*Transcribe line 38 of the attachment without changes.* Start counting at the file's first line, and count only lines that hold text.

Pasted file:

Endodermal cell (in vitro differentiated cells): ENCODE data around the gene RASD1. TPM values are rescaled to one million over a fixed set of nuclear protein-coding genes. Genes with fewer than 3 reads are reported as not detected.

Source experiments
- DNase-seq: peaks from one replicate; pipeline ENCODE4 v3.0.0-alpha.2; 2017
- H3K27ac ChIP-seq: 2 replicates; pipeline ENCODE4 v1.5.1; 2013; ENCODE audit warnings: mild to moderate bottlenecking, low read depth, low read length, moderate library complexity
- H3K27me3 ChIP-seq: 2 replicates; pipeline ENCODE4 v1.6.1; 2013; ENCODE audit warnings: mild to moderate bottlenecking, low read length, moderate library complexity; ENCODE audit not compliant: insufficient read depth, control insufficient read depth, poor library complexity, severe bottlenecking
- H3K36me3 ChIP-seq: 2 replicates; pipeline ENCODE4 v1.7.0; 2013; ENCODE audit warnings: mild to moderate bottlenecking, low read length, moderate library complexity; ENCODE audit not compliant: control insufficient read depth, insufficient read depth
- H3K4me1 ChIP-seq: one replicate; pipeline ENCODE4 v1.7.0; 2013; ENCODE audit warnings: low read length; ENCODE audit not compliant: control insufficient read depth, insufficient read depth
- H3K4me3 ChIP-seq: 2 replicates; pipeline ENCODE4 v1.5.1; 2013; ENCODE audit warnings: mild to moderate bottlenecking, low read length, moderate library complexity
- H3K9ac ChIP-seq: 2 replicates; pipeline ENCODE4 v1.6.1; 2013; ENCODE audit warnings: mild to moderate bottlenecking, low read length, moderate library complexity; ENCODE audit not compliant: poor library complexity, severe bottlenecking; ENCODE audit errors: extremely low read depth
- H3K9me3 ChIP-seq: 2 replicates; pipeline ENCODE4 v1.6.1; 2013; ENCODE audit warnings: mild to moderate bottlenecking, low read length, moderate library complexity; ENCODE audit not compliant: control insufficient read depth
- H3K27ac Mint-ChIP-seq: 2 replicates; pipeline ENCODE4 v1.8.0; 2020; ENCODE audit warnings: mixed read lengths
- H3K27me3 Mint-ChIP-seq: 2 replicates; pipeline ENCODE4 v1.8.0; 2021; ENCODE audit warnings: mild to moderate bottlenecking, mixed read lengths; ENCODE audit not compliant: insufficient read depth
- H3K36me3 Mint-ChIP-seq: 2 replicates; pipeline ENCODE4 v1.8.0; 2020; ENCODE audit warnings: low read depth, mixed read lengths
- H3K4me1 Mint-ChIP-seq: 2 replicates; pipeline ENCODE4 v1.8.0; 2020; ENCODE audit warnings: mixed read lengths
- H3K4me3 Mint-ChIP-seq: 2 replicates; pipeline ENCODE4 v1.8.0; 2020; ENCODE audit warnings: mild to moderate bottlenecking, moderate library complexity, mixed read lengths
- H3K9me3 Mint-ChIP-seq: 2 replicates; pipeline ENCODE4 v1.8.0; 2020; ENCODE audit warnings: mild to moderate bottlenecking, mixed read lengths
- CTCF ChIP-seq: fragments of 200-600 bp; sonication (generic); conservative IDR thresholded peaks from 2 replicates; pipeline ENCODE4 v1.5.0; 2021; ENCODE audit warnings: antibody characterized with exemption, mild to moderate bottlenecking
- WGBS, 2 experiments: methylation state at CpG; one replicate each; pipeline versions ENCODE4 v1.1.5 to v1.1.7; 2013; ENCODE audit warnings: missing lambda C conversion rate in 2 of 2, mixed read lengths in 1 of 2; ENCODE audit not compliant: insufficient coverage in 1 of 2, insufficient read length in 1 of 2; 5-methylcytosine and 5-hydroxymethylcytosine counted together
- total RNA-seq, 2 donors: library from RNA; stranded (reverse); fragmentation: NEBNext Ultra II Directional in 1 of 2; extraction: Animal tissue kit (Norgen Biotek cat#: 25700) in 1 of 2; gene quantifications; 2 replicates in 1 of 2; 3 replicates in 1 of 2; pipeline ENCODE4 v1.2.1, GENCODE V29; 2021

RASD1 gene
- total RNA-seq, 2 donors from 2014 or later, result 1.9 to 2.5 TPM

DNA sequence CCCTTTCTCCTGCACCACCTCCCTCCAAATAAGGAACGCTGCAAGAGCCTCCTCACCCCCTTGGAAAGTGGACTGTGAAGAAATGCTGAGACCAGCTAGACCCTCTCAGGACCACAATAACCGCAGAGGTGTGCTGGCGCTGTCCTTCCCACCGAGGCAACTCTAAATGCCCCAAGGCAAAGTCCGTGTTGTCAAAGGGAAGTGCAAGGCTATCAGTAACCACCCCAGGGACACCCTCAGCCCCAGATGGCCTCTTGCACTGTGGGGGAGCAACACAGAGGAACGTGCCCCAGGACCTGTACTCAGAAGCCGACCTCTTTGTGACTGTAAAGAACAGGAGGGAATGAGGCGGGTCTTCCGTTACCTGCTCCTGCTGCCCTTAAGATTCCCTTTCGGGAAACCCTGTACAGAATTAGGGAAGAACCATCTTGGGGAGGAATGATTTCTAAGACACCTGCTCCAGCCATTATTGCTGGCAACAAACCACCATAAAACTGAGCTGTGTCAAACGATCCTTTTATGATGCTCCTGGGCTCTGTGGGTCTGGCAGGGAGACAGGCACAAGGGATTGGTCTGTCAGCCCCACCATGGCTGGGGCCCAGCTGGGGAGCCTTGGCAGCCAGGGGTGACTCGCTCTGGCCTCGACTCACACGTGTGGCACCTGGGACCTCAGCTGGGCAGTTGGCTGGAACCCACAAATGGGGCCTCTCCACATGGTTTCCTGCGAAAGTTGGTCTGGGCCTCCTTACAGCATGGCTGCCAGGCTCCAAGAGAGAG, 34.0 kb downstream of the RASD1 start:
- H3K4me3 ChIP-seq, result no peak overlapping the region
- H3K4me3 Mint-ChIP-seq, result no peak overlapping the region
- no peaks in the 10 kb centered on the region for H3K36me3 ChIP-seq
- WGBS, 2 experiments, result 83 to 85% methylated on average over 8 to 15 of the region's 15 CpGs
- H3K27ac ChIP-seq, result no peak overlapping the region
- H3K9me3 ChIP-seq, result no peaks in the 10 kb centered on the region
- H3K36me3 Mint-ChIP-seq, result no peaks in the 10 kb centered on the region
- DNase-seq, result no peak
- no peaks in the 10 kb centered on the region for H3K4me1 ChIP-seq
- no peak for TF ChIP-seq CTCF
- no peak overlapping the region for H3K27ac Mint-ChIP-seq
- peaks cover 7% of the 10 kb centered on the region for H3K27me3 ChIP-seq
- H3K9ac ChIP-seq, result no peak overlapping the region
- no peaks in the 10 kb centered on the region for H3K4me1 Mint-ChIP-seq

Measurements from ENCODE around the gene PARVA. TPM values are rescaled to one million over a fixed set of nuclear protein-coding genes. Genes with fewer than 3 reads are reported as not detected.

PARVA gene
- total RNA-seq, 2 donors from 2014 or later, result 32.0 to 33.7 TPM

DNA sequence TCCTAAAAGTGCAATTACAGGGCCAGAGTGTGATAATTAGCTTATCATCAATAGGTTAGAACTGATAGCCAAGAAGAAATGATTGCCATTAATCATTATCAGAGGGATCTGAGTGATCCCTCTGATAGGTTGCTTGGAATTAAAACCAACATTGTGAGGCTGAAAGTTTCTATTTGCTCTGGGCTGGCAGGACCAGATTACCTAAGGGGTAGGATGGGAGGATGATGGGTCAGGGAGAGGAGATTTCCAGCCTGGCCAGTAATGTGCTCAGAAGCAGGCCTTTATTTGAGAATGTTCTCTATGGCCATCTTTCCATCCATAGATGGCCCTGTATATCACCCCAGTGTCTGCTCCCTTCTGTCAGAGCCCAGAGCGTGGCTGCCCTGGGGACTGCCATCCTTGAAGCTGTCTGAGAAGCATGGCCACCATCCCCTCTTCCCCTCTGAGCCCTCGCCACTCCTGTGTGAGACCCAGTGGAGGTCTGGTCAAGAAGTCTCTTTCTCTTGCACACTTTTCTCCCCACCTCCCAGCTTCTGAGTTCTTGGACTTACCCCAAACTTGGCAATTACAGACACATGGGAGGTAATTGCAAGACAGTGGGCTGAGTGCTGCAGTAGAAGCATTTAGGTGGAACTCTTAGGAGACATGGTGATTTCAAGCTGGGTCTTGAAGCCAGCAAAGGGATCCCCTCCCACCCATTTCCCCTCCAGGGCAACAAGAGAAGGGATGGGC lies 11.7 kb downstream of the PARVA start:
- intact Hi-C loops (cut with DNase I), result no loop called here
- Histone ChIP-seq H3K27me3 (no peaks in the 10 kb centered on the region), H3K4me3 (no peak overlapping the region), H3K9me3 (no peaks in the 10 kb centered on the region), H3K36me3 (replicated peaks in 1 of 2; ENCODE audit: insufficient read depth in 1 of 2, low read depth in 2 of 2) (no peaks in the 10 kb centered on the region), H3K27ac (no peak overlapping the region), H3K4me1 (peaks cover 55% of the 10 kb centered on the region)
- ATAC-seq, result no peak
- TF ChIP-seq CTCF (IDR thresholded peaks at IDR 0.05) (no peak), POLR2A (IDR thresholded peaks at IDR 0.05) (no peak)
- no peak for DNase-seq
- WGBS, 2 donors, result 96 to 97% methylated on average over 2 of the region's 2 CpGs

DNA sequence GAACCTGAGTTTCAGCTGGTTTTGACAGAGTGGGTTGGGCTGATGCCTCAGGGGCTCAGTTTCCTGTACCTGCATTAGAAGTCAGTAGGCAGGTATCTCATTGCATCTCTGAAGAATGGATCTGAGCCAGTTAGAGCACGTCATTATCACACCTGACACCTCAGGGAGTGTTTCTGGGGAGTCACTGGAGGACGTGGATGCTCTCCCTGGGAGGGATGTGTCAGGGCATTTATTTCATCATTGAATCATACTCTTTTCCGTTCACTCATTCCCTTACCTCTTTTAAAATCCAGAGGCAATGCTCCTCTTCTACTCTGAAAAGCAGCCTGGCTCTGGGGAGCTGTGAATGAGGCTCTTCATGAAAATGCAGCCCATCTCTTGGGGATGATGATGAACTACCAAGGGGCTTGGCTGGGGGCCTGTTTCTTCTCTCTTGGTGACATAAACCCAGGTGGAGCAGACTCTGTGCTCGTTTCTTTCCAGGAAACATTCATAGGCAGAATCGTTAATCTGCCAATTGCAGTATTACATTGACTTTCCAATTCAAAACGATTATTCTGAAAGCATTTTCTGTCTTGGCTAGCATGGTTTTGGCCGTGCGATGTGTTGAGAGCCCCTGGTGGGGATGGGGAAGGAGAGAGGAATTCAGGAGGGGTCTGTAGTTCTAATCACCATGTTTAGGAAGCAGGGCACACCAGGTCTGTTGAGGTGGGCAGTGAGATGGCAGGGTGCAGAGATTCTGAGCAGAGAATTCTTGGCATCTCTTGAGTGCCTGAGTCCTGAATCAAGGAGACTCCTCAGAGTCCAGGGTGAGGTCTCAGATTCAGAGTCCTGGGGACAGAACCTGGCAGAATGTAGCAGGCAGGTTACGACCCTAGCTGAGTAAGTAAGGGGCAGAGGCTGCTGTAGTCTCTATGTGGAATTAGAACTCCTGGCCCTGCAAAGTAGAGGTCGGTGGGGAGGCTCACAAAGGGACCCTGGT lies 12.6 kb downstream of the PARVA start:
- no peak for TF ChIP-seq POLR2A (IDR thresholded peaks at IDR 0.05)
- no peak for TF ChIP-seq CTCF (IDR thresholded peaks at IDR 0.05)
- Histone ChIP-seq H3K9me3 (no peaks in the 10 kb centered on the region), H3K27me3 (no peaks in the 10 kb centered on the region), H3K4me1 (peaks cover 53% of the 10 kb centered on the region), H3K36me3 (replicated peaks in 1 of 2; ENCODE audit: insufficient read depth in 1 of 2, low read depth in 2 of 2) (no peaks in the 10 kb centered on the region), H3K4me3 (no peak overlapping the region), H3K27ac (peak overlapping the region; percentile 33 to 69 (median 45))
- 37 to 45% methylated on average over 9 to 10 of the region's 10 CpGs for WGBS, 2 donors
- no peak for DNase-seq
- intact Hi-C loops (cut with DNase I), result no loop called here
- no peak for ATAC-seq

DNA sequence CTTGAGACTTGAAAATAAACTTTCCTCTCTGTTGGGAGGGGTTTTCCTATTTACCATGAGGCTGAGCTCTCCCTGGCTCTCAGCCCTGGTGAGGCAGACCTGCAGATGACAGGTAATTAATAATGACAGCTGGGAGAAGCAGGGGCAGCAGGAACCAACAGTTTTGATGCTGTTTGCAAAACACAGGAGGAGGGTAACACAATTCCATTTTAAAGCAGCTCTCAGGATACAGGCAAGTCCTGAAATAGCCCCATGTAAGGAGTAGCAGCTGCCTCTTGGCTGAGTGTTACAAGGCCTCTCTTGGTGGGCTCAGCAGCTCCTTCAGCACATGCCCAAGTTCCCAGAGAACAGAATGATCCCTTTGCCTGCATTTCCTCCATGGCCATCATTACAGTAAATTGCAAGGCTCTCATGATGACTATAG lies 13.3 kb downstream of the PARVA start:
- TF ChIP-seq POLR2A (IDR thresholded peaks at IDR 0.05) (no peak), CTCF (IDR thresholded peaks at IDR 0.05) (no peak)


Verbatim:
PARVA gene